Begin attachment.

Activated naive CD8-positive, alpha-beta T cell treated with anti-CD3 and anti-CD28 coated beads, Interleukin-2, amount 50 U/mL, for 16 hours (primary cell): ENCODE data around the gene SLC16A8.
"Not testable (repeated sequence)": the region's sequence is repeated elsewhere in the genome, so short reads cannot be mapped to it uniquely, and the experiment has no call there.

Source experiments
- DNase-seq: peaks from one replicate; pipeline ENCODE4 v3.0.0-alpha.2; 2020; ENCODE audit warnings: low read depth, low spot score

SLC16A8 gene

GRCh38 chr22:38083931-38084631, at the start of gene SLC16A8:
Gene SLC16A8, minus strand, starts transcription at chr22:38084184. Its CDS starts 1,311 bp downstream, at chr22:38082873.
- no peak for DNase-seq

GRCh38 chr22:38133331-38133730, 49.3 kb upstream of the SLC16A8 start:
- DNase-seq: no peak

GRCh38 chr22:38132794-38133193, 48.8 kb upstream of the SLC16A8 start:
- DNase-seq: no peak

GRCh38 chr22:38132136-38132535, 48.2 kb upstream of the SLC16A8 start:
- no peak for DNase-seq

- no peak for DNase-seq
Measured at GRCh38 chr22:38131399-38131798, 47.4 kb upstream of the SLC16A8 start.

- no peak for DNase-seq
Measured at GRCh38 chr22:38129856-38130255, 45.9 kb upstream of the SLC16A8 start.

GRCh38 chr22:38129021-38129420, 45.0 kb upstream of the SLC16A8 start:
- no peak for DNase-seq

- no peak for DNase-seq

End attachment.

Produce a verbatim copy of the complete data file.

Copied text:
Activated naive CD8-positive, alpha-beta T cell treated with anti-CD3 and anti-CD28 coated beads, Interleukin-2, amount 50 U/mL, for 16 hours (primary cell): ENCODE data around the gene SLC16A8.
"Not testable (repeated sequence)": the region's sequence is repeated elsewhere in the genome, so short reads cannot be mapped to it uniquely, and the experiment has no call there.

Source experiments
- DNase-seq: peaks from one replicate; pipeline ENCODE4 v3.0.0-alpha.2; 2020; ENCODE audit warnings: low read depth, low spot score

SLC16A8 gene

GRCh38 chr22:38083931-38084631, at the start of gene SLC16A8:
Gene SLC16A8, minus strand, starts transcription at chr22:38084184. Its CDS starts 1,311 bp downstream, at chr22:38082873.
- no peak for DNase-seq

GRCh38 chr22:38133331-38133730, 49.3 kb upstream of the SLC16A8 start:
- DNase-seq: no peak

GRCh38 chr22:38132794-38133193, 48.8 kb upstream of the SLC16A8 start:
- DNase-seq: no peak

GRCh38 chr22:38132136-38132535, 48.2 kb upstream of the SLC16A8 start:
- no peak for DNase-seq

- no peak for DNase-seq
Measured at GRCh38 chr22:38131399-38131798, 47.4 kb upstream of the SLC16A8 start.

- no peak for DNase-seq
Measured at GRCh38 chr22:38129856-38130255, 45.9 kb upstream of the SLC16A8 start.

GRCh38 chr22:38129021-38129420, 45.0 kb upstream of the SLC16A8 start:
- no peak for DNase-seq

- no peak for DNase-seq